1. Bostonian*

          Oh God, yes, I have had a manager like that, so yeah, if that’s the case, then everything just kind of falls apart!

      2. Amber Rose*

        Yeah, managers absolutely have to step up here. That’s part of what it means to manage.

    3. Chronically Illest*

      “Being sick all the time and knowing that almost everyone you come across thinks of you as a burden, and also somehow having to earn money anyway because being sick don’t come cheap and the rent still needs to get paid.”

      PREACH. People don’t seem to understand that no one is going to cover costs of living for you just because you’re sick, and disability assistance is both difficult to qualify for and extremely low (immorally low– it leaves you at BELOW the poverty line) where I live.

      Don’t get mad at your sick coworkers, get mad at the system that forces them to work while sick!

      1. I Don’t Remember What Name I Used Before*

        I know many people on disability who barely make enough to cover the cost of renting a room in someone’s house- and I mean JUST the rent, not counting food, clothing, toiletries, etc.

        1. I Don’t Remember What Name I Used Before*

          I mentioned above a friend who gets 1k a month in disability (and who was very highly paid before they became ill.) Calculated as a year of 40hr work week, it comes to slightly over HALF of my states MINIMUM WAGE…which is already damn near impossible to survive on.
          But disabled people are supposed to get by on HALF that amount?
          I know totally disabled people who make LESS than that per month.
          I don’t know how they think people are supposed to actually LIVE like that.

    4. Move Over Thrawn - Florian Munteanu is BIGGER than you!*

      Not me but my co worker who was laid off last July. Older lady, many medical issues – macular degeneration, legally blind in one eye, intense asthma, months of gallbladder trouble before its removal, severe back pain… list goes on and on. She tried hard to keep up but in the end she was chosen to be the lay off. While I truly was the better choice to stay between us, I am sure that her constant absence (pretty much every week) played a huge role. I am also acutely aware that I too am getting older and this may well be me one day.

    5. JustaTech*

      Thank you for the reminder. I was getting irritated by a coworker’s absences and was about to start making note of all the days they didn’t come in when I thought “what would the AAM commentariate say about this?” and I stopped.

      Besides, what’s the point of sick days if you don’t take them when you need them?

      Going forward I’ll try to remind other coworkers that we have sick days and we should use them, and so-and-so is getting all their work done, so why are you policing their in-office time?

      1. Seeking Second Childhood*

        Thank you for that!
        I hope Alison sees this because it’s flat-out proof that she’s making a difference in the world.

      2. Two Tin Cans and a String*

        Thank you! The value of an ally in the trenches can’t be overstated!

    6. Eleanor*

      I have a coworker who has had several health emergencies at work requiring hospitalization and just seems to be generally unwell all the time. They are the only person doing their job where we work, so when they are out, it really puts a strain on the workflow of the unit. This person uses up all of their sick leave as soon as they earn it, but they also take many elaborate/expensive vacations throughout the year so they use up their vacation leave as well and have very little left to use if they need it beyond their sick leave allotment. I know this person is not always being honest on their timekeeping reports either, saying they worked whole days when they were out sick or out for personal reasons, instead of taking unpaid time off or applying for FMLA. The manager seems to let this person get away with doing that, which leads to resentment and suspicion on the part of the other employees in the unit. It’s not an easy situation for anyone in the workplace when someone is either honestly (or unhonestly) chronically unwell.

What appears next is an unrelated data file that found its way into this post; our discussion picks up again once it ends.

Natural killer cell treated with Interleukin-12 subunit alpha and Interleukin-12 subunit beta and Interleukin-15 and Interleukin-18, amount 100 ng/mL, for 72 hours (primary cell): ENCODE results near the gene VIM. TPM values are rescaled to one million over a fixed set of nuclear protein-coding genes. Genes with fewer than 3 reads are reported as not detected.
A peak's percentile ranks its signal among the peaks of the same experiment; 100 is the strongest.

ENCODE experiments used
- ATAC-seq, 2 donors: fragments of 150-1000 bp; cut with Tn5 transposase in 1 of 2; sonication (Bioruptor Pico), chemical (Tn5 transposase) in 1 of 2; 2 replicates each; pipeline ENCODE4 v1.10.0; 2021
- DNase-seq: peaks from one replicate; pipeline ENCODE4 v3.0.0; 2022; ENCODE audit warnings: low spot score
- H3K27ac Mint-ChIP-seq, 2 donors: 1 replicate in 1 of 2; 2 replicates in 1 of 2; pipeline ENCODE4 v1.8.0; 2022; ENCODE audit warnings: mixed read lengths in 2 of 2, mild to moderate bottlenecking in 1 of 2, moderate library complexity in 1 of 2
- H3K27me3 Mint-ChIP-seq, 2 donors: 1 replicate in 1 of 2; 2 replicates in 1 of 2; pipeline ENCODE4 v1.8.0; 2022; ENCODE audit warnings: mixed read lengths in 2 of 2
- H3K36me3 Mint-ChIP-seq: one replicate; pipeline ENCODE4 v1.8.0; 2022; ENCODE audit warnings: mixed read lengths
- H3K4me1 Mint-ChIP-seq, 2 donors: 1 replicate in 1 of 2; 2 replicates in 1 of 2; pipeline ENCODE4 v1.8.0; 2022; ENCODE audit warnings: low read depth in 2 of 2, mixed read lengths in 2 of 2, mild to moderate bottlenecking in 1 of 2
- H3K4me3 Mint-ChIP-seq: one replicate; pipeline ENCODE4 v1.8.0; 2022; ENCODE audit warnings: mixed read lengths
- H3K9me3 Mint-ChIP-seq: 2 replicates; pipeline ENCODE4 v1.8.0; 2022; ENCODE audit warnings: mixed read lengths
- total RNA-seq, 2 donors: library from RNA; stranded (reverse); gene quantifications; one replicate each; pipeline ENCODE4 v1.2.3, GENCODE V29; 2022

16. Master Bean Counter*

    In cases like this I’ve found that a little understanding can go a long way.
    First off make sure your coworkers now that you are dealing with a long-term chronic condition. You don’t have to give details, but a little sharing can go along way to helping your coworkers understand what’s going on.
    Second if your illness is making an undue burden on your coworkers, that’s a management problem. Obviously things need to be shuffled so that if you end up missing a good chunk of time work loads for other people don’t become unbearable.
    I have an employee with a chronic condition. This is how I manage the situation:
    1. Make sure the employee has enough flexibility to manage the condition to begin with. Preventative care goes a long way to not having her absent for ling periods down the road.
    2. Flexible scheduling is a must. If the employee can’t do 8 hours a day during the week she can make up hours on the weekend is she wants. Arrive late, stay late if necessary and able.
    3. The ability to work from home. It’s amazing what some people will accomplish if they have the option to take an hour or two to rest up between work periods.
    4. We actually moved this employee from a position that was prone to overtime and not much flexibility to one that has no overtime. She’s also in a less stressful position. The side benefit of all of that is that she’s gone from missing weeks at a time to barely using any sick leave.